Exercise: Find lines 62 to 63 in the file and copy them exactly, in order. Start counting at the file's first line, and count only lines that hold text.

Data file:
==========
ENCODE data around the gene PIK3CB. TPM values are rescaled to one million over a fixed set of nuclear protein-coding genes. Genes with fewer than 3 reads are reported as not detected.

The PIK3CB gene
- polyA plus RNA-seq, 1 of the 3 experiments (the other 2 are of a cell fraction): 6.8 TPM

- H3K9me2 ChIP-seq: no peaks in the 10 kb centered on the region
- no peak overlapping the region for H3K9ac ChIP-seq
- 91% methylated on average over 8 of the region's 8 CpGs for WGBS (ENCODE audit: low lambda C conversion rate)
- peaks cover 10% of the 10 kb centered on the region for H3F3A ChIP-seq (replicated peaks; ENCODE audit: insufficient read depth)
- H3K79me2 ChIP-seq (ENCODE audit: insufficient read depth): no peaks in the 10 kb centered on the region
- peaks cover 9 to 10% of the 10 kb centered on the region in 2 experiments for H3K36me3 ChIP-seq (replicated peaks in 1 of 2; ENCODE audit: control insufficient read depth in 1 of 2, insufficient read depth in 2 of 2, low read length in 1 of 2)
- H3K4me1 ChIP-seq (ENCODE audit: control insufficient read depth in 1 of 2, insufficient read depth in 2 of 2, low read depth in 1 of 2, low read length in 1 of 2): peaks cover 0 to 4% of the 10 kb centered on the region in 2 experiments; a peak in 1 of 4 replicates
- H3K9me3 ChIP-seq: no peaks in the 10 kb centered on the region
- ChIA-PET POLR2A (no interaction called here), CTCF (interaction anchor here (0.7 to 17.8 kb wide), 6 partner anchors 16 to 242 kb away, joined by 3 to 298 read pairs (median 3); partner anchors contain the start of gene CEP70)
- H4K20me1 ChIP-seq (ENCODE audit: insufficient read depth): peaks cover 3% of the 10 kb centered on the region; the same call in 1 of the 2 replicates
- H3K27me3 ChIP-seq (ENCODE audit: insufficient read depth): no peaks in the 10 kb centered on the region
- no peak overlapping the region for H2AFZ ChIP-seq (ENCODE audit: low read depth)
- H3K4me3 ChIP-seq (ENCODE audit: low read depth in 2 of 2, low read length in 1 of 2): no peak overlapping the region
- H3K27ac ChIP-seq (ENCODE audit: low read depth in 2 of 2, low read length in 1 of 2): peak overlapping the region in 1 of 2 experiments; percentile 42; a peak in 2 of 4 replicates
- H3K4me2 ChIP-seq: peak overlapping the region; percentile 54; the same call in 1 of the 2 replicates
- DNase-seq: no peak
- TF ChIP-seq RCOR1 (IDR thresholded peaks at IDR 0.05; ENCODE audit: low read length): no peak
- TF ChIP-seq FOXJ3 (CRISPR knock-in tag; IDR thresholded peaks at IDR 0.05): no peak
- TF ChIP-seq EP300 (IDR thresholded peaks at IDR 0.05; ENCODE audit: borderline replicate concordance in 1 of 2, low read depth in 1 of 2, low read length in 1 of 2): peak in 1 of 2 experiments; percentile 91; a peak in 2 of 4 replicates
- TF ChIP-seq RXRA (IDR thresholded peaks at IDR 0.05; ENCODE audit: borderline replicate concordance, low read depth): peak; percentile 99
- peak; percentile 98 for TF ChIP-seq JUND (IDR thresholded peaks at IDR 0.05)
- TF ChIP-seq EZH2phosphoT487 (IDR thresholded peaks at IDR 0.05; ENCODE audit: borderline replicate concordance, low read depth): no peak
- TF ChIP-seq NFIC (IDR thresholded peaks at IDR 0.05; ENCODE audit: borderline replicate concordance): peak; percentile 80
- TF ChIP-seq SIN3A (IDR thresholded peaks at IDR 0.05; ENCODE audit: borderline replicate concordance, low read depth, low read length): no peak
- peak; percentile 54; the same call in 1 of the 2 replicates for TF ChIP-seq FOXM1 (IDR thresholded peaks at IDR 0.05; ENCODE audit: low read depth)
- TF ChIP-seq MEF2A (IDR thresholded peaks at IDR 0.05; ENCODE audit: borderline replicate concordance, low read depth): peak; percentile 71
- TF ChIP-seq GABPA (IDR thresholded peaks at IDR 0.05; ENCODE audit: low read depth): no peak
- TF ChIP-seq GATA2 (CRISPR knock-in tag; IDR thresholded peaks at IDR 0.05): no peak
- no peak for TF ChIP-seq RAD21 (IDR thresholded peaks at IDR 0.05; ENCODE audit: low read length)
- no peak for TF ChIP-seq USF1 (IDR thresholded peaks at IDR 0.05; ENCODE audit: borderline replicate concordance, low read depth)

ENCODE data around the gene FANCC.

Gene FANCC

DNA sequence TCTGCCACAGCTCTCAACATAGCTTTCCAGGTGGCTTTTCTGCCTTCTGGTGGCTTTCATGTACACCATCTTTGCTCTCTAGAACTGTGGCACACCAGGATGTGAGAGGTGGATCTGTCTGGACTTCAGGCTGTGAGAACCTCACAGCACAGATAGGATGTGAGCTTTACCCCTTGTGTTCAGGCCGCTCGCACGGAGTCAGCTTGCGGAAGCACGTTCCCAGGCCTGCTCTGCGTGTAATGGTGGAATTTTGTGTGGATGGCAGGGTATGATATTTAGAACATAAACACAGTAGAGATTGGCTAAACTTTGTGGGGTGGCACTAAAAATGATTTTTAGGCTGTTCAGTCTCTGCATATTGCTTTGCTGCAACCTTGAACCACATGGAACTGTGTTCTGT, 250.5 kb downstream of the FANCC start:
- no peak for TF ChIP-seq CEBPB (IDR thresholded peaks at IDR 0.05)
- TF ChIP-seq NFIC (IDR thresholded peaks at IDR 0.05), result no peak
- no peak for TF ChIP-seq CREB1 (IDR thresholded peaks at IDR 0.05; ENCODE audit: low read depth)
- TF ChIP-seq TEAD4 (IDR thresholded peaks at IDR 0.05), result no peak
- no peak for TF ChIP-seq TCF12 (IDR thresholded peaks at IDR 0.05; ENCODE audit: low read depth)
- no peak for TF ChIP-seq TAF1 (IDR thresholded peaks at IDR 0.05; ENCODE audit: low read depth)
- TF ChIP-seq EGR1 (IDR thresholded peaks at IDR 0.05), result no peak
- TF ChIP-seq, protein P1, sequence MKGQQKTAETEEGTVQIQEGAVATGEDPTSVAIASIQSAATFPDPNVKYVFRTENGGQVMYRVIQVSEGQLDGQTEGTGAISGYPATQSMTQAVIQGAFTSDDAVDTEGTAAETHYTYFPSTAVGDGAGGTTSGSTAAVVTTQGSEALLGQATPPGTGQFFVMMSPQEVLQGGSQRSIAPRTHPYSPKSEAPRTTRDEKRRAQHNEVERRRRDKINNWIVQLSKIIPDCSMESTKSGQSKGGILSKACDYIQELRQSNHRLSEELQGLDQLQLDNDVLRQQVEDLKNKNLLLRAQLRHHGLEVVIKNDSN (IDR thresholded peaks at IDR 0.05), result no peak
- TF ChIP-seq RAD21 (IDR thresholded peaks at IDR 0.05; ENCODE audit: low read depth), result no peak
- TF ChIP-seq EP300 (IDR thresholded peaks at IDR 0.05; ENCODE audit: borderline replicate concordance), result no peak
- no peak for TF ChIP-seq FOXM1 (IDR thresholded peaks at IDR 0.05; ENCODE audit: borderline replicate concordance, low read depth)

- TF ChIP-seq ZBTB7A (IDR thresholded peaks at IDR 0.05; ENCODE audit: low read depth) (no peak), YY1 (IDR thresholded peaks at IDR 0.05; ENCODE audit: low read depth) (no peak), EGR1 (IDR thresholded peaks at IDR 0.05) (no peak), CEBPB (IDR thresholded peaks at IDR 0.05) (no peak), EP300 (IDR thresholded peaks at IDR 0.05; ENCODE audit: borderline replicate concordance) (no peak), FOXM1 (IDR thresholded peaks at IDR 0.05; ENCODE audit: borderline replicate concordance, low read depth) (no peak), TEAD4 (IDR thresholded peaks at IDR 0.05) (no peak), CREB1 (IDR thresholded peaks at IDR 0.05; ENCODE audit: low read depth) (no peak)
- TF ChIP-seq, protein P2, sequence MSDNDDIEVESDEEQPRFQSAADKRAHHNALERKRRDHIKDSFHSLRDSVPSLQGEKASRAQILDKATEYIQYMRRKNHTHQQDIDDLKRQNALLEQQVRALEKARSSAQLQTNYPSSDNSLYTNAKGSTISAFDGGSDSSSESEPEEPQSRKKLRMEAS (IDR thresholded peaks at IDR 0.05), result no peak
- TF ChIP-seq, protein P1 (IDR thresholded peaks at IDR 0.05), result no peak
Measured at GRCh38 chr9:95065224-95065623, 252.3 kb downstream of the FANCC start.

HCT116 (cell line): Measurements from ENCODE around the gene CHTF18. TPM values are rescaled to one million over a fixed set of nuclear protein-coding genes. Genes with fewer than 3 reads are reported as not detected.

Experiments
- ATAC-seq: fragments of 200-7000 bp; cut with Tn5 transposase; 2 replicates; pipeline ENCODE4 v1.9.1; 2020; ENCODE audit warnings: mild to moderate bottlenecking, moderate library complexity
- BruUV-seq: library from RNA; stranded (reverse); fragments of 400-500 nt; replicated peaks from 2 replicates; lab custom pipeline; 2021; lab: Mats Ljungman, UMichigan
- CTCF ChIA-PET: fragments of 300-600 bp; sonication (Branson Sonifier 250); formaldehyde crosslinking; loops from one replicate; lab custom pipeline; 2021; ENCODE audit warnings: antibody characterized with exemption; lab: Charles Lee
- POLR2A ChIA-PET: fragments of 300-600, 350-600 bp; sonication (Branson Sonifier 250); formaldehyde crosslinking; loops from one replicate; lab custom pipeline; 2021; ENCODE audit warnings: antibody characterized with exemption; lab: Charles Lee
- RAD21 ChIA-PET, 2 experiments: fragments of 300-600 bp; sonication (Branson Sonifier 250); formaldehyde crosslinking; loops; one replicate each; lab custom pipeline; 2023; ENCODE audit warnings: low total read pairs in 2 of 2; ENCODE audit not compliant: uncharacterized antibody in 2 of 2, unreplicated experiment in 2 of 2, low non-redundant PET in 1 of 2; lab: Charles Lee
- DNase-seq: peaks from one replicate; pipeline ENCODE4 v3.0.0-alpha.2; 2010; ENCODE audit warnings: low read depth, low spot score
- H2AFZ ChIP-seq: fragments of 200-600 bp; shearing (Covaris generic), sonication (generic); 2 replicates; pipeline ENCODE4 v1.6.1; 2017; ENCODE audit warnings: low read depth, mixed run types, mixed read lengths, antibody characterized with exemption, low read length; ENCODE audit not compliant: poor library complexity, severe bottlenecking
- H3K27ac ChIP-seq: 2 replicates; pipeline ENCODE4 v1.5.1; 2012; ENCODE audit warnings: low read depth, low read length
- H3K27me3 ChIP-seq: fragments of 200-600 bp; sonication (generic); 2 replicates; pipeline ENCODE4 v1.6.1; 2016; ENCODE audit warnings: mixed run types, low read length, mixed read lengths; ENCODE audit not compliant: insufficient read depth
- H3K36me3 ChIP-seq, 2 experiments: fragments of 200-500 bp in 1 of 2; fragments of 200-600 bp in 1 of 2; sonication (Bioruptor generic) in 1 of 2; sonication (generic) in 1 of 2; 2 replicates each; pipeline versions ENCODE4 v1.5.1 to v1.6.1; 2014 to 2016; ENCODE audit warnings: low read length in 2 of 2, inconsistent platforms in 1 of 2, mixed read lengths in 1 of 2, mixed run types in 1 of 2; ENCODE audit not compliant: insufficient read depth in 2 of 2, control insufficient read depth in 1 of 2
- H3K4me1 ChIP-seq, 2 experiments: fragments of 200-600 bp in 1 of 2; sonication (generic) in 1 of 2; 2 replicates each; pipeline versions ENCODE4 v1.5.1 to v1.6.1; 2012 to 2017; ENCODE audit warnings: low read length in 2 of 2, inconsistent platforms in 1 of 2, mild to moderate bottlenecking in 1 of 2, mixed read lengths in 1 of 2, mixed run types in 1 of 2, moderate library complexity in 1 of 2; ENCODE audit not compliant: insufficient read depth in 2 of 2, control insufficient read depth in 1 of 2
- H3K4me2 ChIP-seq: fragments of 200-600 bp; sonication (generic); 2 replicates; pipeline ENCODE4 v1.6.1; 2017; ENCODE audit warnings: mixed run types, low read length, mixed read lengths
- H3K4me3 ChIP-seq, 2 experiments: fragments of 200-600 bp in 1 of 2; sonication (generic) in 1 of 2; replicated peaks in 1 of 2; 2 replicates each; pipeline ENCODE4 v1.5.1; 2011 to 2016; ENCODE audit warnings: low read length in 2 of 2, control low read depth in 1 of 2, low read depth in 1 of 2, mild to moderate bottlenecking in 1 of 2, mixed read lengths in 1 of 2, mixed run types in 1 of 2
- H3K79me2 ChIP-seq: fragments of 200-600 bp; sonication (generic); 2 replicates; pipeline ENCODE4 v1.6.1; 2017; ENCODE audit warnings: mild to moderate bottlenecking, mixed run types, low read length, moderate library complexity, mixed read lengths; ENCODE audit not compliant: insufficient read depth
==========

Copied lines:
- H3K27me3 ChIP-seq: fragments of 200-600 bp; sonication (generic); 2 replicates; pipeline ENCODE4 v1.6.1; 2016; ENCODE audit warnings: mixed run types, low read length, mixed read lengths; ENCODE audit not compliant: insufficient read depth
- H3K36me3 ChIP-seq, 2 experiments: fragments of 200-500 bp in 1 of 2; fragments of 200-600 bp in 1 of 2; sonication (Bioruptor generic) in 1 of 2; sonication (generic) in 1 of 2; 2 replicates each; pipeline versions ENCODE4 v1.5.1 to v1.6.1; 2014 to 2016; ENCODE audit warnings: low read length in 2 of 2, inconsistent platforms in 1 of 2, mixed read lengths in 1 of 2, mixed run types in 1 of 2; ENCODE audit not compliant: insufficient read depth in 2 of 2, control insufficient read depth in 1 of 2